What is customizing trusts?
A trust is created when you (the grantor, settler, or donor) transfer property to another person or persons (a trustee or trustees, which could also be you) for the benefit of a third person or persons (the beneficiary, which could also be you). The trustee manages the property for the beneficiary and distributes income and principal according to terms of the trust agreement. There are many types of trusts, and they are used for many different purposes (e.g., to provide for management of property, to provide income to beneficiaries, to avoid probate, or to obtain favorable tax treatment). Trusts are extremely popular because they are flexible and can be customized to meet your particular goals and objectives. Trusts are customized by including particular provisions that are intended to accomplish the purpose(s) of creating the trust in the first place.
There are many types of trust provisions. The four common customization provisions being discussed here are (1) Crummey provisions, (2) spendthrift provisions, (3) discretionary provisions, and (4) sprinkle/spray provisions.
Caution: These provisions must be carefully drafted. The wrong wording can nullify the provision and derail your intentions, so be sure to have an experienced attorney draft your trust agreement.
What is a Crummey provision?
First of all, to understand what the Crummey provision is, you must understand what the annual gift tax exclusion and the present interest rule are. The annual gift tax exclusion allows you to give a certain amount free of gift tax to each donee (persons you give to), each year. The annual exclusion amount is $16,000 (in 2022). The present interest rule says that in order to qualify for the annual gift tax exclusion, the gift must be a present interest. This means that the donee must be able to immediately possess, use, or enjoy the gift. In the case of gifts made to a trust, it means that the beneficiaries must be able to immediately withdraw the funds from the trust.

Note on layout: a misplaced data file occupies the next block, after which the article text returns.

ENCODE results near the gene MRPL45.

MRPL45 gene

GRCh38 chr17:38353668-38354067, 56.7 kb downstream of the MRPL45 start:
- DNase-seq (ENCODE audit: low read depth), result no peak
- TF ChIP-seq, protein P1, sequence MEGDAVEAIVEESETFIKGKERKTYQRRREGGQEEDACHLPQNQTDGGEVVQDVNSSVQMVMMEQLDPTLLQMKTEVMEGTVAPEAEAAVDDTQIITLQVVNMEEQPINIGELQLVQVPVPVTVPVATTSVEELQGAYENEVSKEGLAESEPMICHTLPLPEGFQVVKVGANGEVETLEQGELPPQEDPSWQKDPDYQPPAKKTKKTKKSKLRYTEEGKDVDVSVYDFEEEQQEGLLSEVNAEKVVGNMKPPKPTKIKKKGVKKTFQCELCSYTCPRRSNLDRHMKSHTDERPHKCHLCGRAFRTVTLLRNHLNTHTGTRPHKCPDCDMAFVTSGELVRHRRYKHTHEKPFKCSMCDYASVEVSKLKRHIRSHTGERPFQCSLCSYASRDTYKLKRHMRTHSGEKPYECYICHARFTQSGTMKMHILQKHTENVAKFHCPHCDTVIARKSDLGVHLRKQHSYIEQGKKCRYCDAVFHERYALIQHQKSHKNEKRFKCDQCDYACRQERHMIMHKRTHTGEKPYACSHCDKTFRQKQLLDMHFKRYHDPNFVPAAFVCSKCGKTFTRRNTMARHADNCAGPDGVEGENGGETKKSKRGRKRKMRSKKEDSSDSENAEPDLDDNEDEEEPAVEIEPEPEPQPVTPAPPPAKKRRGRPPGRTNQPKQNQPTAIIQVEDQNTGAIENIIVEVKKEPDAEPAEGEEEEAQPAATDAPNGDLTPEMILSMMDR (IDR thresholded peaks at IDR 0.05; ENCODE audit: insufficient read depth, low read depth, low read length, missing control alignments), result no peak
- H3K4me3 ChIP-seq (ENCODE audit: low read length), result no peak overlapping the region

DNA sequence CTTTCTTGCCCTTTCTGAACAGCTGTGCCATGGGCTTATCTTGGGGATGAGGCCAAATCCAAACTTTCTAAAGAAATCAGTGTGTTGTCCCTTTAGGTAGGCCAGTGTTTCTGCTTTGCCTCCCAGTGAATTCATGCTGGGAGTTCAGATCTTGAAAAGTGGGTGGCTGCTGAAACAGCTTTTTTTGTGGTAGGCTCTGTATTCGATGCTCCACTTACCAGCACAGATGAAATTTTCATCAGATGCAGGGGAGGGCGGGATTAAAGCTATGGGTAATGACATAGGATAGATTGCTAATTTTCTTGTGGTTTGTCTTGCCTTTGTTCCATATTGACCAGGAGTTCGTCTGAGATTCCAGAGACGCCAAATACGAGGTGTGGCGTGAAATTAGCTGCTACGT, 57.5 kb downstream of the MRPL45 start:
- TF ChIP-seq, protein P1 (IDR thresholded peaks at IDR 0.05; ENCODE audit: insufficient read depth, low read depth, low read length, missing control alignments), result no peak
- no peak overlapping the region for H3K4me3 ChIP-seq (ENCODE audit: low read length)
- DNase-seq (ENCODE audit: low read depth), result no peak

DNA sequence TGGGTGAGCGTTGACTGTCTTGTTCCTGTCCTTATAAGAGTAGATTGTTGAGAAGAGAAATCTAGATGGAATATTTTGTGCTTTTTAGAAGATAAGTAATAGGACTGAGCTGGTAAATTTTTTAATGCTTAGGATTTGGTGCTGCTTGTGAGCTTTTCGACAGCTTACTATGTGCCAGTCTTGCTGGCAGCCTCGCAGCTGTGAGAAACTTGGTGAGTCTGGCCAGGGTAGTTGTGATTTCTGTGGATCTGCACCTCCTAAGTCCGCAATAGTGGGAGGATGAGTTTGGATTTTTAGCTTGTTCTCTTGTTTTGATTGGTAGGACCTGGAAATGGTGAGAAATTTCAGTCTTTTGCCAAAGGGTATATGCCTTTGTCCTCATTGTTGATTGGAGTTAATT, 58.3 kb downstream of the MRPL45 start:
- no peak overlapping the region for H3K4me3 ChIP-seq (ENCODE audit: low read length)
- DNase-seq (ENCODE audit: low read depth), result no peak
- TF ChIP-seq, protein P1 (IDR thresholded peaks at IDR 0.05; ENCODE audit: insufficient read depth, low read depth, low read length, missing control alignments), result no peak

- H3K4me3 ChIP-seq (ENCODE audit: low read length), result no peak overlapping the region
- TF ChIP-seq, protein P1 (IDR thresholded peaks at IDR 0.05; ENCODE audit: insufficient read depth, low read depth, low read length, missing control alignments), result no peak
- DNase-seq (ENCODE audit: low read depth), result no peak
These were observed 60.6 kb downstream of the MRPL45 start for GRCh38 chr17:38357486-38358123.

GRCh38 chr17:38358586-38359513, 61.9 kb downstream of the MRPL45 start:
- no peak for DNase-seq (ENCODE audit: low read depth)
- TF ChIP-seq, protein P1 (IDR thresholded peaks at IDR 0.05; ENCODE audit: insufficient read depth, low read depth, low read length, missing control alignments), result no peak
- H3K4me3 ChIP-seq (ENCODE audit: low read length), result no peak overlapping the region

Second, a Crummey provision is not a provision that stinks, or is lacking in some way. Crummey is the name of a party to a lawsuit that brought this provision into being. A Crummey provision qualifies gifts made to a trust for the annual gift tax exclusion. This Crummey power (as it is called) gives the beneficiary of the trust the right, for a limited amount of time each year (usually 30 days), to withdraw his or her share of the money from the trust. This temporary ability to withdraw magically turns the gift into a present interest gift. If the beneficiary does not exercise the right to withdraw the money, it stays in the trust. But that’s OK. As long as the beneficiary has the right, the gift qualifies for the exclusion. The right need not actually be exercised. Each beneficiary may hold Crummey powers, resulting in multiple annual gift tax exclusions. As you can now see, a Crummey provision is a pretty important little estate planning device because it allows you to transfer large amounts of wealth, tax-free in any year, or in every year, to a trust. However, the provision must be carefully drafted, and there are certain rules and procedures that must be followed to the letter. The IRS actually hates the Crummey loophole and is ever vigilant when it is used. By all means, take advantage of Crummey provisions, but be sure to satisfy all of the following requirements.